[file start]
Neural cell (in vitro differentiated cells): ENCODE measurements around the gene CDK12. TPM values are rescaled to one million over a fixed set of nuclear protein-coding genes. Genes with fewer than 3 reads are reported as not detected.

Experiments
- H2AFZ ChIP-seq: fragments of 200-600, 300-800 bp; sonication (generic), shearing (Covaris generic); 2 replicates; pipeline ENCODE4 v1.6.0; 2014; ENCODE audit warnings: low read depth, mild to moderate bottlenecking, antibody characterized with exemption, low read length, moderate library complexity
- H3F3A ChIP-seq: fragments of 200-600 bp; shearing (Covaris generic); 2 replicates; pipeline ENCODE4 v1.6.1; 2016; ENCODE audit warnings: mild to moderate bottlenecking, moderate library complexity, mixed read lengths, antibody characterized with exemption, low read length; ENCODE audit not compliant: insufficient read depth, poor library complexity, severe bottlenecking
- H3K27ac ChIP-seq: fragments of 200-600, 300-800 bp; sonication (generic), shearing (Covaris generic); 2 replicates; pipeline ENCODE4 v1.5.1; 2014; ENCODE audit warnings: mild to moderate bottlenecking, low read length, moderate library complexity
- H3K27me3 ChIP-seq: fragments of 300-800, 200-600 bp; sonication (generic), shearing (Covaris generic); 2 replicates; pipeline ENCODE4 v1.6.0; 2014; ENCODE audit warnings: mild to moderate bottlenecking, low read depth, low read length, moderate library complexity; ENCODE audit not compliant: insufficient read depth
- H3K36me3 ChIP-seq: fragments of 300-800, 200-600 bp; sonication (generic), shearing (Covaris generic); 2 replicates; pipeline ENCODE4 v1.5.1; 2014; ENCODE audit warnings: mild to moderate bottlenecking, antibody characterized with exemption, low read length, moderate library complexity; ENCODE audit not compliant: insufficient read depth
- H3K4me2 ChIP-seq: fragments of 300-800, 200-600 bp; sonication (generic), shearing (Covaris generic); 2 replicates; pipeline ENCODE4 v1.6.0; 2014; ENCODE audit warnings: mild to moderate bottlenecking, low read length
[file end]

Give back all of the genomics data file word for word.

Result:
Neural cell (in vitro differentiated cells): ENCODE measurements around the gene CDK12. TPM values are rescaled to one million over a fixed set of nuclear protein-coding genes. Genes with fewer than 3 reads are reported as not detected.

Experiments
- H2AFZ ChIP-seq: fragments of 200-600, 300-800 bp; sonication (generic), shearing (Covaris generic); 2 replicates; pipeline ENCODE4 v1.6.0; 2014; ENCODE audit warnings: low read depth, mild to moderate bottlenecking, antibody characterized with exemption, low read length, moderate library complexity
- H3F3A ChIP-seq: fragments of 200-600 bp; shearing (Covaris generic); 2 replicates; pipeline ENCODE4 v1.6.1; 2016; ENCODE audit warnings: mild to moderate bottlenecking, moderate library complexity, mixed read lengths, antibody characterized with exemption, low read length; ENCODE audit not compliant: insufficient read depth, poor library complexity, severe bottlenecking
- H3K27ac ChIP-seq: fragments of 200-600, 300-800 bp; sonication (generic), shearing (Covaris generic); 2 replicates; pipeline ENCODE4 v1.5.1; 2014; ENCODE audit warnings: mild to moderate bottlenecking, low read length, moderate library complexity
- H3K27me3 ChIP-seq: fragments of 300-800, 200-600 bp; sonication (generic), shearing (Covaris generic); 2 replicates; pipeline ENCODE4 v1.6.0; 2014; ENCODE audit warnings: mild to moderate bottlenecking, low read depth, low read length, moderate library complexity; ENCODE audit not compliant: insufficient read depth
- H3K36me3 ChIP-seq: fragments of 300-800, 200-600 bp; sonication (generic), shearing (Covaris generic); 2 replicates; pipeline ENCODE4 v1.5.1; 2014; ENCODE audit warnings: mild to moderate bottlenecking, antibody characterized with exemption, low read length, moderate library complexity; ENCODE audit not compliant: insufficient read depth
- H3K4me2 ChIP-seq: fragments of 300-800, 200-600 bp; sonication (generic), shearing (Covaris generic); 2 replicates; pipeline ENCODE4 v1.6.0; 2014; ENCODE audit warnings: mild to moderate bottlenecking, low read length